In the sentence referred to are, first, an unfair accusation against the "dowsers"; second, an explicit determination to refuse to any but materialistic investigators the credit for any discovery of any kind. This is all of a pattern with what Theosophy itself has met at the hands of enthroned materialism from the beginning. Theosophists have been fairly familiar with the "dowsing" problem for many years, and have known not a few "dowsers," some invariably successful, some successful part of the time (like the physicists and geologists working on the same problems by other methods), and some who had very little success. Theosophically, dowsing is simply an interesting exemplification and proof of the manner in which the electro-magnetic forces of the human organism interlock with the invisible currents of natural forces which traverse space. But the typical "dowser" does not engage in "occult-mystic obscurantist hocus-pocus." In fact, in the Occident, he does not engage in any notable discussion at all. He merely says that he can find water; when engaged for a job, tries to do it. If he succeeds, he suggests that any friend looking for water be referred to him, and departs. He does not know how he does it, does not pretend to know, and is not particularly interested in any explanation offered him, either Theosophic or scientific.

If he is an Oriental, he will sometimes offer an explanation which is substantially that given later in the Scientific American editorial, but which would be scornfully rejected in orthodox circles because the words are not Greco-Latin, and because the giver thereof wears no trousers. And he will explain only when very sure the explanation will not reach aspiring but unsuccessful competitors. They might understand it.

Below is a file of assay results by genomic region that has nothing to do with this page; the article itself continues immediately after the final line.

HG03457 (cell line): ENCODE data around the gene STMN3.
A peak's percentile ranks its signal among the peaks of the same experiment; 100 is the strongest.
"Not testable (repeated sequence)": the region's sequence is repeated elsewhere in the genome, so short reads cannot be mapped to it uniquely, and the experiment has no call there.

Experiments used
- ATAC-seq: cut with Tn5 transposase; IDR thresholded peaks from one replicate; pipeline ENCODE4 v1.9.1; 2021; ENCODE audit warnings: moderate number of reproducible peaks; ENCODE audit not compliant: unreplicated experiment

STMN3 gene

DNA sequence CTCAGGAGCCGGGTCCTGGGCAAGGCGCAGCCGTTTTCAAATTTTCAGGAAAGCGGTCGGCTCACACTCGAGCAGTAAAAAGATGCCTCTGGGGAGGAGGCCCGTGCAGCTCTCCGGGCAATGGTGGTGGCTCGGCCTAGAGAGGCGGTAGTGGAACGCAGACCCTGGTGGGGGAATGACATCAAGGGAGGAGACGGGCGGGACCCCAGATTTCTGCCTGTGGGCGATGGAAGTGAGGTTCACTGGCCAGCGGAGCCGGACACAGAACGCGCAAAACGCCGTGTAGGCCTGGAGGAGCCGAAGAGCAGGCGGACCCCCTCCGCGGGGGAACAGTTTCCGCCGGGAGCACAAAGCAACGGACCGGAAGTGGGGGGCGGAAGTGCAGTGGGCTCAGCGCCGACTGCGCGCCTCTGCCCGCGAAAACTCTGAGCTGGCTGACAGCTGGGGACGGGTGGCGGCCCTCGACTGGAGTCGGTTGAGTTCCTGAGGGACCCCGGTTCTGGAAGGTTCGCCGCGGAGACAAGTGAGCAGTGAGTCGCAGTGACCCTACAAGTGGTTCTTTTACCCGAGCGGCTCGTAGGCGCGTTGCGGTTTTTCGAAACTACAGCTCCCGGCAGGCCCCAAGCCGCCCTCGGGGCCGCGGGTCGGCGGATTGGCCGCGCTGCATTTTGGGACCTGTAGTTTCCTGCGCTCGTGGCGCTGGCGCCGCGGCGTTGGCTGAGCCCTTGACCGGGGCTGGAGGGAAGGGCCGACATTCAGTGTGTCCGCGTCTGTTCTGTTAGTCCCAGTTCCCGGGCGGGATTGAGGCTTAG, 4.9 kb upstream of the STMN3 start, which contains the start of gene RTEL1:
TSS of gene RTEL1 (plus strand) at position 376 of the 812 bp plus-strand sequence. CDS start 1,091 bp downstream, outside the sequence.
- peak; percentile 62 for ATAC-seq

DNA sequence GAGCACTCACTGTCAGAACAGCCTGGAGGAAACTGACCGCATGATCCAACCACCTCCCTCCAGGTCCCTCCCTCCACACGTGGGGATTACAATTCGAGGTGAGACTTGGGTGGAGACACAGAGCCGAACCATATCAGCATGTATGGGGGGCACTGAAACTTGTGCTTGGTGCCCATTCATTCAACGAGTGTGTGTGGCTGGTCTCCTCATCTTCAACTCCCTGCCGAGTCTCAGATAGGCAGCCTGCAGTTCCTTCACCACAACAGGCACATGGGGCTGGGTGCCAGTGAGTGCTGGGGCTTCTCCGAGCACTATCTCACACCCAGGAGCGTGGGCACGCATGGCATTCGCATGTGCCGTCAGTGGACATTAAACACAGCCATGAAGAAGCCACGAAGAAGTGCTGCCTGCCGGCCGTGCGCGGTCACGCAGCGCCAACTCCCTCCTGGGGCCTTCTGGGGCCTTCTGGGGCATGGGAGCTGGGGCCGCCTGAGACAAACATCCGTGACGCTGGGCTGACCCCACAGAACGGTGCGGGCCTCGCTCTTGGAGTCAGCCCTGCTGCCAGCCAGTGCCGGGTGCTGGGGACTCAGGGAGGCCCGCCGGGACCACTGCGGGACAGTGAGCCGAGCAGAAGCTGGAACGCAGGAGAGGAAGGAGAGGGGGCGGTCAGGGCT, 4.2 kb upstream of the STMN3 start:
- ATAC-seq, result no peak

The Scientific American refers to The Physics of the Divining Rod, by two British scientists, Maby and Franklin, as follows:

The investigation proved to be arduous and complex and the report is by no means sketchy. Boiled down to a painful degree, its many conclusions come approximately to this: Every material object and, especially, good conductors in the midst of relatively insulating media, is surrounded by secondary radiation from cosmic rays. The zones of this radiation from these objects can be definitely mapped out in space by means of several physical recording instruments of conventional type, including ionization counters; and, thus mapped out, they check with those mapped out by the ancient method of divining. The working basis of dowsing is the nerves and muscles of the operator, which act as natural ionization counters of electron showers caused by the cosmic rays. One person in ten can learn the art. Both authors learned it.
With the further comment:
It is particularly pleasing, however, to note that our early suspicion that dowsing was not a fake, but has a true physical basis, is apparently verified. The new report will not altogether please those few scientists who all along have pooh-poohed dowsing in toto (without looking into it). Those whom it really will most displease are the occult-minded, for it substitutes the ordinary for the nebulous, the known and commonplace for the mysterious which, to that type of mental makeup, is always the more attractive.